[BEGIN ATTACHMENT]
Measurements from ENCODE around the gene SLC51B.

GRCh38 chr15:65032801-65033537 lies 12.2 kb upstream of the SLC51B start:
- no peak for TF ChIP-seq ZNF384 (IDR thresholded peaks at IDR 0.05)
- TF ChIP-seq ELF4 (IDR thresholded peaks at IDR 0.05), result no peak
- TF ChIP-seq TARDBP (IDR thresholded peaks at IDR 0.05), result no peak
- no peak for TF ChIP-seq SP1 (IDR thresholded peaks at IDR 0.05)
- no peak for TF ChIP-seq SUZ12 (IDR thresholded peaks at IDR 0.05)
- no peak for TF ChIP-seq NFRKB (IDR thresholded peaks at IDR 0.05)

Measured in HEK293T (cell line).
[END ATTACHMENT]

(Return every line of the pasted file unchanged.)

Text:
Measurements from ENCODE around the gene SLC51B.

GRCh38 chr15:65032801-65033537 lies 12.2 kb upstream of the SLC51B start:
- no peak for TF ChIP-seq ZNF384 (IDR thresholded peaks at IDR 0.05)
- TF ChIP-seq ELF4 (IDR thresholded peaks at IDR 0.05), result no peak
- TF ChIP-seq TARDBP (IDR thresholded peaks at IDR 0.05), result no peak
- no peak for TF ChIP-seq SP1 (IDR thresholded peaks at IDR 0.05)
- no peak for TF ChIP-seq SUZ12 (IDR thresholded peaks at IDR 0.05)
- no peak for TF ChIP-seq NFRKB (IDR thresholded peaks at IDR 0.05)

Measured in HEK293T (cell line).